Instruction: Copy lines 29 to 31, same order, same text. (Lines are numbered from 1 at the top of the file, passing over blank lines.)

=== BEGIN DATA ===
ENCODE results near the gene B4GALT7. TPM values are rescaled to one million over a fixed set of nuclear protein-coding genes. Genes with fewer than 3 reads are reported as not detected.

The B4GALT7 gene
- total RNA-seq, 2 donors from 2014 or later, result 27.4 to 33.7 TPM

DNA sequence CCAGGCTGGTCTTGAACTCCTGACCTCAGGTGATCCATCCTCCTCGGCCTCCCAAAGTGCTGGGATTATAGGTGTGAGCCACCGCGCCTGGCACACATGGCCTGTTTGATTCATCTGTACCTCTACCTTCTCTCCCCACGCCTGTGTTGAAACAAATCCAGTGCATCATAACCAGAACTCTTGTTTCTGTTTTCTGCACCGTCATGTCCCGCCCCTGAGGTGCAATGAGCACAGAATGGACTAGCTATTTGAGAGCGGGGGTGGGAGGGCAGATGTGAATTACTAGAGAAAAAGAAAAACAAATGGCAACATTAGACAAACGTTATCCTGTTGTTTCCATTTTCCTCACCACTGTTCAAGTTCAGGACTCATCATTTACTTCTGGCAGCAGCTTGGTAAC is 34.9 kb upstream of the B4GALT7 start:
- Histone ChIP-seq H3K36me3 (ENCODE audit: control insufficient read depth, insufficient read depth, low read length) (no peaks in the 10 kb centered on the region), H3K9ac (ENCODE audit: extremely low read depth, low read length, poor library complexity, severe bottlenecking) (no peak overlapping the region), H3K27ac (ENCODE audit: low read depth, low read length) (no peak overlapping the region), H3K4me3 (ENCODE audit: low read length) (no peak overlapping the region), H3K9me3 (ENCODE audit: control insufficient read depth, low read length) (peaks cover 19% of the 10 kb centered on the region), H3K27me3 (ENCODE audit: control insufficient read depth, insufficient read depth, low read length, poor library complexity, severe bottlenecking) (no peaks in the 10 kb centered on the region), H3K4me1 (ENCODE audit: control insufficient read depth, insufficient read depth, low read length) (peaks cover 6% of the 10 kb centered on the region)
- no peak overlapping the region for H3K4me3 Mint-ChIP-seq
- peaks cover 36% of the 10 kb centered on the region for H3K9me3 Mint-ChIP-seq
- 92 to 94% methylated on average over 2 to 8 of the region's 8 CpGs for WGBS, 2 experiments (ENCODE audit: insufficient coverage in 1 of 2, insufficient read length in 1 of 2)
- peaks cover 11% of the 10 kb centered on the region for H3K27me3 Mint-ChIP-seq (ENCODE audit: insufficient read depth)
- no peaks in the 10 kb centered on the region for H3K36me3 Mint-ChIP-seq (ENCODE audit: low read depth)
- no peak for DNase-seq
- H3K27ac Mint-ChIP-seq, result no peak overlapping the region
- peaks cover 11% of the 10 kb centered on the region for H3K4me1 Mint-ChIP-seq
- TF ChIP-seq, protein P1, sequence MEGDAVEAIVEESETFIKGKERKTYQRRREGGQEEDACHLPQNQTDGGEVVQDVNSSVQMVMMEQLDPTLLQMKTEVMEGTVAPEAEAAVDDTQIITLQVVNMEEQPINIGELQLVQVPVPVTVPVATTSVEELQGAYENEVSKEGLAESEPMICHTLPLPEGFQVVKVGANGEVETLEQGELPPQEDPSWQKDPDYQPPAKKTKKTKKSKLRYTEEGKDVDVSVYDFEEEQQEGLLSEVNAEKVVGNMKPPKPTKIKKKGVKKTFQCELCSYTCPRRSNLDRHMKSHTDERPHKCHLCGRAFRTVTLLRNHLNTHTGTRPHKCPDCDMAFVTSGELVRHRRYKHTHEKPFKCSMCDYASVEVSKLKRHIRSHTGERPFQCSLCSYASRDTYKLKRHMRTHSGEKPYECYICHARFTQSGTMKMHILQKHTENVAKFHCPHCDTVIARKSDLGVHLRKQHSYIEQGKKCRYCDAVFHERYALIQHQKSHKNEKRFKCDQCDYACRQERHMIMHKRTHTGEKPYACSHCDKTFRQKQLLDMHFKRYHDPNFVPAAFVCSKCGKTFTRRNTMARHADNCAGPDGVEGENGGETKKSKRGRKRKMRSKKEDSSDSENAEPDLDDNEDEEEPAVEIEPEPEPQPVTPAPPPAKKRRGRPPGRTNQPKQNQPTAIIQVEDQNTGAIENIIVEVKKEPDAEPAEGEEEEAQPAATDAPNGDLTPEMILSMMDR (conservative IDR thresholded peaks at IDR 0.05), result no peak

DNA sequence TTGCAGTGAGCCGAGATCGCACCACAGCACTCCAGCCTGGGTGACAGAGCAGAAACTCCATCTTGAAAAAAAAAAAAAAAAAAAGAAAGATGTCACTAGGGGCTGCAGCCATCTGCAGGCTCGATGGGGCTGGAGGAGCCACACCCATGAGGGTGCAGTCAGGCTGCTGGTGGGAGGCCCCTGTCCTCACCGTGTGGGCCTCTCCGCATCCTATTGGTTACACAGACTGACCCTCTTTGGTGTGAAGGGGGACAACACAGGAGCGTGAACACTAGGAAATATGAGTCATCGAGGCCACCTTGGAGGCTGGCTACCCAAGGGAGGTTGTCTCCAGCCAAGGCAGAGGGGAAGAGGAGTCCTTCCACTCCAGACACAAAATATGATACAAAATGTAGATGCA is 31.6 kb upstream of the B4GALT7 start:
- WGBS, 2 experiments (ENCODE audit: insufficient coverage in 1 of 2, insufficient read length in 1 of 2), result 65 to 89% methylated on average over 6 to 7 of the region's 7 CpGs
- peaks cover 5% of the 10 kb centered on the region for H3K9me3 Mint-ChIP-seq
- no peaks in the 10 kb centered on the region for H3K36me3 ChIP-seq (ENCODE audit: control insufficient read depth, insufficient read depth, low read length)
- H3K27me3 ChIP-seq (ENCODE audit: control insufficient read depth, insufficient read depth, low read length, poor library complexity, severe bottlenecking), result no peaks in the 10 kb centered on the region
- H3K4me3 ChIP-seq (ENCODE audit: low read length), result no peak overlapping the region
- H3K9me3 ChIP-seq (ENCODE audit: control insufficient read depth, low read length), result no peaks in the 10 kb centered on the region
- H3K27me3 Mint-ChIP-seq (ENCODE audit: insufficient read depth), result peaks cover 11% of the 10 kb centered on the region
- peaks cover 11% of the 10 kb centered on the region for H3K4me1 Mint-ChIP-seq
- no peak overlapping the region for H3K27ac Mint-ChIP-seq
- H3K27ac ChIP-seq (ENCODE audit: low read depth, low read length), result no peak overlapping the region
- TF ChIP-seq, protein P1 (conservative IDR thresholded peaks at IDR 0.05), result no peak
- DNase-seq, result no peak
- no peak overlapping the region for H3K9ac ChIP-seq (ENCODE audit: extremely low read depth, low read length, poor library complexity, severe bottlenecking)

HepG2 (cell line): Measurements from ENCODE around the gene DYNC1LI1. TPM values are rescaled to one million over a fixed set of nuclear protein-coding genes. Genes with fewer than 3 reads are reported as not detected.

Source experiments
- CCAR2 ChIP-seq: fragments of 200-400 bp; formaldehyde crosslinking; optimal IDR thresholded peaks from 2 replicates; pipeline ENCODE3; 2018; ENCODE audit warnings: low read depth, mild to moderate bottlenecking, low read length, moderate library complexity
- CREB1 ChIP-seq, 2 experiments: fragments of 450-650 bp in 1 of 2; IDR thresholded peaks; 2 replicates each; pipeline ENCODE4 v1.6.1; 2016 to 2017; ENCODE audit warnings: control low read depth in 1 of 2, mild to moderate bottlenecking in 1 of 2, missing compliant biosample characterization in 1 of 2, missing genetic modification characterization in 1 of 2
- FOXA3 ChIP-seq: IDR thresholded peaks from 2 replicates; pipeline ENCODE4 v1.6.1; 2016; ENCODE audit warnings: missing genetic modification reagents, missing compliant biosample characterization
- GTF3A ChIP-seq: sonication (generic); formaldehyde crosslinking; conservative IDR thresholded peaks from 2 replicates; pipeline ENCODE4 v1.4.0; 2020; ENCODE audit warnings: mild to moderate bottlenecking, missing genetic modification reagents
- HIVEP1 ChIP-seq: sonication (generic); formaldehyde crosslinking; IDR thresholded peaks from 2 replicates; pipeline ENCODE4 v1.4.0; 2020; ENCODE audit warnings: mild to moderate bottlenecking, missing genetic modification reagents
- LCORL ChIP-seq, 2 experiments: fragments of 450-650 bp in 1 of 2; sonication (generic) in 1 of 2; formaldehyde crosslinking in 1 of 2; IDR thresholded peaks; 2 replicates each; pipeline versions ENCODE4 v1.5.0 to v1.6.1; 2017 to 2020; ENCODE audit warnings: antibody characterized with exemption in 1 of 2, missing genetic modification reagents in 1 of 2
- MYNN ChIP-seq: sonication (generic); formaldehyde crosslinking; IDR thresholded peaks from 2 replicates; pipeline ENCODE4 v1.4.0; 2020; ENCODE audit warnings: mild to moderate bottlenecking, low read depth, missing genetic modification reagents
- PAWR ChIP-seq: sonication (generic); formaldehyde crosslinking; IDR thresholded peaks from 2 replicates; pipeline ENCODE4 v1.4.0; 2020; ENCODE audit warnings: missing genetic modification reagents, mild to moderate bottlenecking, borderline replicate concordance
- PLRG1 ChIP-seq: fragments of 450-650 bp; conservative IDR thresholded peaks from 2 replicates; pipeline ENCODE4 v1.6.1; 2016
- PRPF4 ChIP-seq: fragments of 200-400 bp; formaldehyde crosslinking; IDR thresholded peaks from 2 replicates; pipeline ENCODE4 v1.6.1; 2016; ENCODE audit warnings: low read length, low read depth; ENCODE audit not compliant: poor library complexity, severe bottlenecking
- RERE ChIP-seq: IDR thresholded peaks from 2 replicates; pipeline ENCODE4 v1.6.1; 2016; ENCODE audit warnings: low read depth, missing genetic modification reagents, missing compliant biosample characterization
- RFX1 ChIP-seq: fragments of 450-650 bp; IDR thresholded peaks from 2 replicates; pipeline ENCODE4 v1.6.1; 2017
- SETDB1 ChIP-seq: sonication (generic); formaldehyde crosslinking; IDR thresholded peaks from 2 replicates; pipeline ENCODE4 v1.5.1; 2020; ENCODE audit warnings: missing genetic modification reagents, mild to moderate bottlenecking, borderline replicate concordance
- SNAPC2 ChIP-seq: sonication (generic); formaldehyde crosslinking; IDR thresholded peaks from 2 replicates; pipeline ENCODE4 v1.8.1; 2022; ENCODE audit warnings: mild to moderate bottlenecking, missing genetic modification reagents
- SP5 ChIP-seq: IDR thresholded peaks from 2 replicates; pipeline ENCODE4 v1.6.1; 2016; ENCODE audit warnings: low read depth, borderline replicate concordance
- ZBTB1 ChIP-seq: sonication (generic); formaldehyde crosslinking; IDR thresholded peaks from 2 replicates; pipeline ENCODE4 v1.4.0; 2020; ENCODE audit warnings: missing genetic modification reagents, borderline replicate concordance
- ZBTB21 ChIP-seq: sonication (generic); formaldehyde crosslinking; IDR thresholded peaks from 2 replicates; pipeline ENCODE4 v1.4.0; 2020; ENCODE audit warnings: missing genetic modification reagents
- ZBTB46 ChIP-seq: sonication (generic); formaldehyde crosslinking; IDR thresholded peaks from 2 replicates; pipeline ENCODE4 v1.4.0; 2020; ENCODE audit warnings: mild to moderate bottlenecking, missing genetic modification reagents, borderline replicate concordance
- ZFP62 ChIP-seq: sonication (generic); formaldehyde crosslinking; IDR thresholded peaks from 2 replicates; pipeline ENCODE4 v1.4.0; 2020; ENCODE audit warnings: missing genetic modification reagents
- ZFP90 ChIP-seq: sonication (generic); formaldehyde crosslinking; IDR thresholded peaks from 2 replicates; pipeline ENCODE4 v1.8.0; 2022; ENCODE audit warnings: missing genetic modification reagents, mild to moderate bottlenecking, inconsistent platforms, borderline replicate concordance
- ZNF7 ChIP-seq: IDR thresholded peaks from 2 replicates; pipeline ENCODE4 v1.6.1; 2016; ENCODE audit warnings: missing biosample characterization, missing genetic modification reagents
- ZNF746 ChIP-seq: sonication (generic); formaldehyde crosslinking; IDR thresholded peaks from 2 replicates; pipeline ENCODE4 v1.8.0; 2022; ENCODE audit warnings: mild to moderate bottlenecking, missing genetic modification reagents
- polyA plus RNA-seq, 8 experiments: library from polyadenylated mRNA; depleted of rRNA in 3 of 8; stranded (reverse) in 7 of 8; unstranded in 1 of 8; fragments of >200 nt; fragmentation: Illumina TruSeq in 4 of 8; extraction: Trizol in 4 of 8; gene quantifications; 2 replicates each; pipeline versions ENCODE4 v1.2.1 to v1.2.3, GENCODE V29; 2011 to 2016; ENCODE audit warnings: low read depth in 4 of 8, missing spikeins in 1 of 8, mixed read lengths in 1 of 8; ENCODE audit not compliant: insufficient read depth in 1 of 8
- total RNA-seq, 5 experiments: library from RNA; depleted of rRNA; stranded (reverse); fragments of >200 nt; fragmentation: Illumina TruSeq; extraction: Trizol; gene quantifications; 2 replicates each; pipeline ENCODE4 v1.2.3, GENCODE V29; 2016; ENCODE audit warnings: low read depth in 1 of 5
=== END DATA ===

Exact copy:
HepG2 (cell line): Measurements from ENCODE around the gene DYNC1LI1. TPM values are rescaled to one million over a fixed set of nuclear protein-coding genes. Genes with fewer than 3 reads are reported as not detected.

Source experiments
- CCAR2 ChIP-seq: fragments of 200-400 bp; formaldehyde crosslinking; optimal IDR thresholded peaks from 2 replicates; pipeline ENCODE3; 2018; ENCODE audit warnings: low read depth, mild to moderate bottlenecking, low read length, moderate library complexity